Christian thought from the time of Gregory of Nyssa, Dionysius, and Maximus had developed an ontology of the infinite (drawing on Plotinus's thought, while freeing it from its metaphysical identism) which Aquinas, in the West, brought to a particularly lucid expression: being is not to be thought of in terms of either essences or their finite existence; the "infinite," which for Aristotle named only the inchoate potentiality of matter apart form the limit of form, now names the fullness of being, esse, which is the transcendent actuality of essence and existence alike... We are far beyond any naive essentialism here.  The language of participation, however much one may wish to resist it, cannot (except as a display of doctrinaire cant) plausibly be called onto-theology.
The God who is infinite and no being among beings is also the personal God of election and incarnation, the dynamic, living, and creative God he is, precisely because being is not a genus whereunder God as a "a being" might be subsumed...   God is always "being God," transcendent and yet present as the one who is and shows himself, indifferent to metaphysical demarcations between transcendence and immanence, infinity and finitude, being and beings: precisely because God transcends and makes possible these categories, in their being, he inhabits them simultaneously without contradiction...  God exceeds beings as the ever greater, the more beautiful, radiant, and full of form, and so the ontological difference cannot limit what is said of him: for it is merely the contingency of that quantity, its freedom as expression, bounty, and gift (which is what being always already is).  The Trinity exceeds being, not like a Neoplatonic monad dwelling beyond being, but by comprising being in the essential act of triune love.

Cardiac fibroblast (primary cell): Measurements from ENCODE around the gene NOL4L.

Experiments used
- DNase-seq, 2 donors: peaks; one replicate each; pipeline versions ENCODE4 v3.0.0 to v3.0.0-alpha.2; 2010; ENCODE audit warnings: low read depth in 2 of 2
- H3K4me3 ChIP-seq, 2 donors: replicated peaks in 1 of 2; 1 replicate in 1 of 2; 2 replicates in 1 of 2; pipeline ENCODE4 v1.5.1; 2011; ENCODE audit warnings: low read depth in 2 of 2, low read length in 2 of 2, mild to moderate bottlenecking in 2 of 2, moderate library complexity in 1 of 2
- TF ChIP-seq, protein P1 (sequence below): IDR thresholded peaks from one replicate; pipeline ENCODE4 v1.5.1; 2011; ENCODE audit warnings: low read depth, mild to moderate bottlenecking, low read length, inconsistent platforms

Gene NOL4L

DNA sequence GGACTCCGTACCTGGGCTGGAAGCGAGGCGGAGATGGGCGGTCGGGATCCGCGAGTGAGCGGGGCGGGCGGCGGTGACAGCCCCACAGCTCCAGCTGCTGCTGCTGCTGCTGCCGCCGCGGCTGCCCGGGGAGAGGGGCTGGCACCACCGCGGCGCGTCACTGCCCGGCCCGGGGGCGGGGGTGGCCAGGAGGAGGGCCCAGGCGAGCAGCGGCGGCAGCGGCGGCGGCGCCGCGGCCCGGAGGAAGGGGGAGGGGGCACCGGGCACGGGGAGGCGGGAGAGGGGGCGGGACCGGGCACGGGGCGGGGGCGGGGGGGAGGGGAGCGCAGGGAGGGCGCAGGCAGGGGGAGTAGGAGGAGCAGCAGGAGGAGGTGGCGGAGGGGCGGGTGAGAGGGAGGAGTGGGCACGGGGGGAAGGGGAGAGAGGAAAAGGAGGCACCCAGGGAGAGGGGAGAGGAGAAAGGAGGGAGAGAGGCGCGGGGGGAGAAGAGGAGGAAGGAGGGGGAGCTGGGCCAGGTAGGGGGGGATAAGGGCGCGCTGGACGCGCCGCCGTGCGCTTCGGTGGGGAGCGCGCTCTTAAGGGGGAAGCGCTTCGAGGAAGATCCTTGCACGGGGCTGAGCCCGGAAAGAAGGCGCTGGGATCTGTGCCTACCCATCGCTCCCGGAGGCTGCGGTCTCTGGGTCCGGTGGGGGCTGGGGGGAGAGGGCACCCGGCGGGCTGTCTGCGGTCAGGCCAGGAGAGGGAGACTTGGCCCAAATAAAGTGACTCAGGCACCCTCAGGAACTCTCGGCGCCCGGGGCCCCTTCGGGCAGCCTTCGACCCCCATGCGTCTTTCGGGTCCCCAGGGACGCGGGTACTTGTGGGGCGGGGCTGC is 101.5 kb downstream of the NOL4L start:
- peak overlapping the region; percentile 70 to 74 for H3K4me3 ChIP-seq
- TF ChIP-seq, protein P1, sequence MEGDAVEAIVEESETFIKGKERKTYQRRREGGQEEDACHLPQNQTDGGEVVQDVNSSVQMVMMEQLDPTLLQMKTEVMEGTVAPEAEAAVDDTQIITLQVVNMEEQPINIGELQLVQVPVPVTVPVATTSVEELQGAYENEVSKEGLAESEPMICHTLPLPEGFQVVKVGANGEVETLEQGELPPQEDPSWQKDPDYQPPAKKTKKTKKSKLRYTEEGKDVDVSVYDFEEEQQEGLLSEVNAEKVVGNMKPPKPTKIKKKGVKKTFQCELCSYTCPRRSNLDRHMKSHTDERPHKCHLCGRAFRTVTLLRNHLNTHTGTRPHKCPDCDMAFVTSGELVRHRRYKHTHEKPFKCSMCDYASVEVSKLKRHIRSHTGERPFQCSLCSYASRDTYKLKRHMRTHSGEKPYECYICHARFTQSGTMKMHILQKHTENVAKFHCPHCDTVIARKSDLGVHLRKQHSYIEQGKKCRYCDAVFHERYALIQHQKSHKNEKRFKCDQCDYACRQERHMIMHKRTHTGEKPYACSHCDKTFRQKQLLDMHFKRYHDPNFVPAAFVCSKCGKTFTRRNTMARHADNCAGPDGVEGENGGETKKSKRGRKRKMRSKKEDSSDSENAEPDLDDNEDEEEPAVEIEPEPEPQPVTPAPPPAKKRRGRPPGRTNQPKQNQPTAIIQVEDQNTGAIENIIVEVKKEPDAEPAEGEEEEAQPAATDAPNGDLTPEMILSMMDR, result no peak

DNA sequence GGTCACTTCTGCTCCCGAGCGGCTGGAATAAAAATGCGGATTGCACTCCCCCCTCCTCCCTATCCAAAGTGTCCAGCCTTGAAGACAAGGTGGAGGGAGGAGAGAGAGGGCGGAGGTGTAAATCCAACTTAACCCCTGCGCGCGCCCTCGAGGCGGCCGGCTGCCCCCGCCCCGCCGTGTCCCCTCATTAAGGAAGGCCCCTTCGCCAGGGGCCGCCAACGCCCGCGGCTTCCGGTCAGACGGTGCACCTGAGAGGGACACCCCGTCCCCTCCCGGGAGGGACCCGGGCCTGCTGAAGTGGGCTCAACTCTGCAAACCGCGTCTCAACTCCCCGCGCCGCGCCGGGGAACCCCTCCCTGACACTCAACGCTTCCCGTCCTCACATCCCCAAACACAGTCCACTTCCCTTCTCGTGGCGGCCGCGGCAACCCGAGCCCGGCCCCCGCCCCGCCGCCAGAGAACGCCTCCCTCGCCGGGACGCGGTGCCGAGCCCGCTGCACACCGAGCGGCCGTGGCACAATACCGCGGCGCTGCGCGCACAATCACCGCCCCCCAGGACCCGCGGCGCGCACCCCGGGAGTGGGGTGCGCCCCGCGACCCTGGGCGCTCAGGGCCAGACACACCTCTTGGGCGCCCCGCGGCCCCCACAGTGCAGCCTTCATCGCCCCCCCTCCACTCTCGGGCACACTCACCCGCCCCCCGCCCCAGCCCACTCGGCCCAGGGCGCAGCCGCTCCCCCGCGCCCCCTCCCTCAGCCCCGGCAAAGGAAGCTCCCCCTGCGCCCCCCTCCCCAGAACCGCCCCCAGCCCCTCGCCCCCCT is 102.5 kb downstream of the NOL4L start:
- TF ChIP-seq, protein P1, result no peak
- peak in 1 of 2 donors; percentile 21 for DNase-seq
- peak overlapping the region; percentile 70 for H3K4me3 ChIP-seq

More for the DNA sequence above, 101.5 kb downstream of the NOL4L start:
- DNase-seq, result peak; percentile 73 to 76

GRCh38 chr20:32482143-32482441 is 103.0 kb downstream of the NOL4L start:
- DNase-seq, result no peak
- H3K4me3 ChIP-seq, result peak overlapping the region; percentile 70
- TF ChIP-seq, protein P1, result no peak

Hence Hart (and Boersma) can be considered vigorously post-metaphysical, if the metaphysics in question are Greek.  To further blur the boundaries, perhaps Kevin Hector's hot-off-the-press Theology Without Metaphysics could be considered pro-metaphysical because he begins with a very important nuance:  "I am by no means suggesting that everything that goes by that name [metaphysics] is to be rejected." Confusing as this all may be, another Kevin lays out the scenario quite clearly:  The existence of "bad metaphyisics" that "imposes a system of categories on God without attending to God's own self-communication," and which postmodern thought rightfully dethroned, does not rule out "good metaphysics" that submits to that self-communication.  And it was exactly this kind of good metaphysics that, so far as I can see, comprised the Patristic consensus, and which - so I argued in the aforementioned review - infuses Protestantism as well. 

Many are bravely launching ahead into the post-metaphysical rapids, proudly jettisoning Chalcedonian "baggage" and permitting ecumenical prospects to recede further into the distance with nary a glance of regret.  The excitement comes from exploring the unknown, and the chance to perhaps be the first to set foot on terra incognita of historical theology.  But I'm not sure this terra is as incognita as we might think, as history already offers a Christology without a metaphysics of participation.  It's called Arianism (which denied any ontological continuity between Father and Son).   But who am I to be so dismissive?  Perhaps there are thousands of potential converts waiting outside church doors, impatiently pleading: "Abandon metaphysics in any form we'll instantly subscribe to Christianity!  It's the one thing holding us back!"  Sound like anyone you know?

A few years ago, Timothy Larsen's review of some new books on the Pre-Raphaelites concluded with a potent suggestion:
Despite all the faux bravery of our endlessly proliferating "post"-movements, it strikes me that it would take far greater courage in our day for a few hearty souls of real intellectual mettle to pursue some daring "pre"-experiment.  The Pre-Raphaelites knew that it is harder to recover what was good in the past than to deride what was bad. 
Fortunately, Boersma's book, alongside many other similar publications, centers and conferences, means that more than a few evangelicals are taking up Larsen's challenge.  Meanwhile, metaphysiphobes might consider Boersma's:  "Usually the ontology of those who plead for the abolition of ontology turns out to be the nominalist ontology of modernity." Why? Because there's nowhere left to go. The great anti-metaphysical revolt already happened: It's called the Christian faith.